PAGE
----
The latest instalment in the saga about exploding batteries is that Hitachi this morning announced that it is joining the long list of notebook manufacturers recalling batteries.
The firm said it would bring back 16,000 batteries, unsurprisingly made by Sony . Most of the units have been shipped to Japan.
According to Reuters : "Hitachi is in talks with Sony about who will foot the bill to replace the lithium-ion batteries". Oh, how we wonder; answers on a postcard please.
As reported earlier this week by Japanese newspaper Yomiuri Shimbun , Sony was aware of the problems with its notebook batteries as early as December last year but did little about it. A Dell (opens in new tab) notebook equipped with a Sony battery caught fire late last year.
Sony concluded that the battery was prone to overheating and the reason for the overheating was that metal particles had contaminated the battery during its production process.
But apparently Sony didn't check any of the batteries it had produced for any other manufacturers, since no other problems had been reported. Moreover, the report claims the company didn't properly investigate the electronic components and other hardware used in the Dell machines.
The paper claims that if Sony had addressed the faults with its batteries earlier, it could have avoided the major recall.
Hard facts hard to find
It seems that even Sony doesn't know exactly how many batteries could be affected. There are various differing figures on how many millions of batteries are involved. A spokeswoman for Sony also didn't have any info on the exact number. What is clear is that all affected batteries will be recalled and users will be getting a free replacement.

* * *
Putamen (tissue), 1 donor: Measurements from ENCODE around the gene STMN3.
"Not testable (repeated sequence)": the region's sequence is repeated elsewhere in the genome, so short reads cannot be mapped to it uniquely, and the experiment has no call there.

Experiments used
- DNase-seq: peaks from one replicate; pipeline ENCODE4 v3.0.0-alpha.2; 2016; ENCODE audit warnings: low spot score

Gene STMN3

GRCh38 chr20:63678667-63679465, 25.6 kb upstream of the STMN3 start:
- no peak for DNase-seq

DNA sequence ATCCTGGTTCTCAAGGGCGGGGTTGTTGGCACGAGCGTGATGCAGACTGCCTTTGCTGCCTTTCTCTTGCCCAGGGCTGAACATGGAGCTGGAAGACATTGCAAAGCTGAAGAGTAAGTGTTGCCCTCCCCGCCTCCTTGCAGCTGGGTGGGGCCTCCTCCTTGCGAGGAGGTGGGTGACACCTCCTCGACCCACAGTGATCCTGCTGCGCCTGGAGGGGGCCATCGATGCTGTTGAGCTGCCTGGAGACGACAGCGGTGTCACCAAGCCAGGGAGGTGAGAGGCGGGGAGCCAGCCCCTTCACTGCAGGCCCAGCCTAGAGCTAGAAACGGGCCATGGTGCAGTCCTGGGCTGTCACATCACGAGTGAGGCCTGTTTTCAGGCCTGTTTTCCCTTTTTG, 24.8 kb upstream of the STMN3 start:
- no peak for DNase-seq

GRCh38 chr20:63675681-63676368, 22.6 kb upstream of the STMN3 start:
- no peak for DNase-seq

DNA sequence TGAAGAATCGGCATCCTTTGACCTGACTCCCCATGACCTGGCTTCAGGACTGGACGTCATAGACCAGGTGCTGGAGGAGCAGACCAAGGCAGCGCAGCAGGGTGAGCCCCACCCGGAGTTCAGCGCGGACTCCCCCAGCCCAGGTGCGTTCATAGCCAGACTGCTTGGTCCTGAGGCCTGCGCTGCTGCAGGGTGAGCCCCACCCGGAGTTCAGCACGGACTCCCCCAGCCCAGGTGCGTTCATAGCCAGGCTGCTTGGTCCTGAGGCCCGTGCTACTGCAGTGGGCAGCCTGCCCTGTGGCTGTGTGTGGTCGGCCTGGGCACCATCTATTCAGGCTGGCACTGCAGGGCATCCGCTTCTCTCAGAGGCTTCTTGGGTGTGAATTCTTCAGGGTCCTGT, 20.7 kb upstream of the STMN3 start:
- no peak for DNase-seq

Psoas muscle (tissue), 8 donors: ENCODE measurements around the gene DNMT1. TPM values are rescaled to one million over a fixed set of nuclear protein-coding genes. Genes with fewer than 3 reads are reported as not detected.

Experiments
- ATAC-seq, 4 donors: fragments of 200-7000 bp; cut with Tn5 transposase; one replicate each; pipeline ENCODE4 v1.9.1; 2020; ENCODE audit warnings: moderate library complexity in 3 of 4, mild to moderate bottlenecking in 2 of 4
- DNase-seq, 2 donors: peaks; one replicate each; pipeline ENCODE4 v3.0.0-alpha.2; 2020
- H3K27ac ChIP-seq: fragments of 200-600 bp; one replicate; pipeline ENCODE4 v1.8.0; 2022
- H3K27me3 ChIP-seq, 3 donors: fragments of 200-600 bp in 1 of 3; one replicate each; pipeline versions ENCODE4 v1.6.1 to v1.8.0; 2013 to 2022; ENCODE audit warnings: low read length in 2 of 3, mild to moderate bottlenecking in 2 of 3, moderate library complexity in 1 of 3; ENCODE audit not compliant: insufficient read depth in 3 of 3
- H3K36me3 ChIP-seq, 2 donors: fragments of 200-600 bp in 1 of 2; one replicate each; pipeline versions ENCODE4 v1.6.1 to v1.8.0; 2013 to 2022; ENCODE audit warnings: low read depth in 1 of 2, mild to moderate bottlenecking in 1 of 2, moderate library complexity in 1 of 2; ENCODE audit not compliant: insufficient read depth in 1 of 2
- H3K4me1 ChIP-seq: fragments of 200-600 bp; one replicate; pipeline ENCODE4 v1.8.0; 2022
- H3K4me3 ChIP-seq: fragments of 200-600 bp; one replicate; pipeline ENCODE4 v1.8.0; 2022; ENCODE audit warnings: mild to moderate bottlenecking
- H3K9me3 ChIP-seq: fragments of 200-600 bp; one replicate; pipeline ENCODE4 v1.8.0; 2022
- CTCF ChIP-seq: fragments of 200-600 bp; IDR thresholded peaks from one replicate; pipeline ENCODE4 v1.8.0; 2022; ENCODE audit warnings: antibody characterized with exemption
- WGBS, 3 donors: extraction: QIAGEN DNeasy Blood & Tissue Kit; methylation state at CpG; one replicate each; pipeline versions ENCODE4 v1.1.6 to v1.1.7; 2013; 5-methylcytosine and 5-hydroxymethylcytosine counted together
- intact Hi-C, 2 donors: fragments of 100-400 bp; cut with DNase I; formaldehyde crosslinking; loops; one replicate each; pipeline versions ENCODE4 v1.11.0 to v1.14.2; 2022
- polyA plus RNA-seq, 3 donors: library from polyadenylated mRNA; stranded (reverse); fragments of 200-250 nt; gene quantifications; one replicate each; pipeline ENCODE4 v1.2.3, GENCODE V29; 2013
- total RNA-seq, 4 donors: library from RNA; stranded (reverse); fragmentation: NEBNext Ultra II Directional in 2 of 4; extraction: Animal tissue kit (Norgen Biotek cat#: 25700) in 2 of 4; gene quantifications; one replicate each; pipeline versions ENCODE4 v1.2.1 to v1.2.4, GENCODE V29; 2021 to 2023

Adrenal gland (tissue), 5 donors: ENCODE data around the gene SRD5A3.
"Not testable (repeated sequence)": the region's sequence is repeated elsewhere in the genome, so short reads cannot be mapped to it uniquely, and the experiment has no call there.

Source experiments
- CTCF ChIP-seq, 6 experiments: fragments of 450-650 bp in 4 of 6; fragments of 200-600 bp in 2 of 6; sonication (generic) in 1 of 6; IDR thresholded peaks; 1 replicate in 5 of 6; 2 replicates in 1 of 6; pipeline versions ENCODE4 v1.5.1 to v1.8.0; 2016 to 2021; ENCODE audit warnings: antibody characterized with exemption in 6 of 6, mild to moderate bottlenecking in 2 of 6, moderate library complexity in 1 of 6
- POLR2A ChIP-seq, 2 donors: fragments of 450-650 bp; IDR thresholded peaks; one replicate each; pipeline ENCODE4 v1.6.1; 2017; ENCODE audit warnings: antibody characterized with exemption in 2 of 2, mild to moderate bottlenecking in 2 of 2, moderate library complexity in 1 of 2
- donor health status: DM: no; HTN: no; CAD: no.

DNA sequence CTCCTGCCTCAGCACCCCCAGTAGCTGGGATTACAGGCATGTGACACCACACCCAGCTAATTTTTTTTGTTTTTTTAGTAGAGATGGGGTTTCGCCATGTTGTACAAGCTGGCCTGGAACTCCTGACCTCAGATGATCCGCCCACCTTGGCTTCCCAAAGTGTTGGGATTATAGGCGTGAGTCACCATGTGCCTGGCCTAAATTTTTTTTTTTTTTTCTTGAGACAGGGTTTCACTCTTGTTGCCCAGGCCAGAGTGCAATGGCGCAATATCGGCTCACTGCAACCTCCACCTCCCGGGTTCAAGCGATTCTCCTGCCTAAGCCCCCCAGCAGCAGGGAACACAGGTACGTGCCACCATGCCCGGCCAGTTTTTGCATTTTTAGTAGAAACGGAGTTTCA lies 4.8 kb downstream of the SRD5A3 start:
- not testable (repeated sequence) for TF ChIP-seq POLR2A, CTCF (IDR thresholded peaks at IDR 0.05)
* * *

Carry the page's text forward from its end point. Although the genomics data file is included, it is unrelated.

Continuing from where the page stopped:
Richard Shim, a senior analyst with IDC , said: "The big issue is that while there is a small financial impact [to Sony as a company] compared to the perception impact, you have a number of significant brands that the consumer knows very well who were also involved in the recalls. They have basically blamed Sony for a poorly manufactured component.
"Sony is going to have to rebuild not just with consumers but with manufacturers," he said.
Among other manufacturers, Fujitsu is recalling 287,000 batteries featured in its Lifebook notebooks and Acer has declared it's looking into whether or not some of its notebook batteries need to be recalled. HP (opens in new tab) and Sony itself are so far the only manufacturers not to have issued a recall on their notebooks. Anna Lagerkvist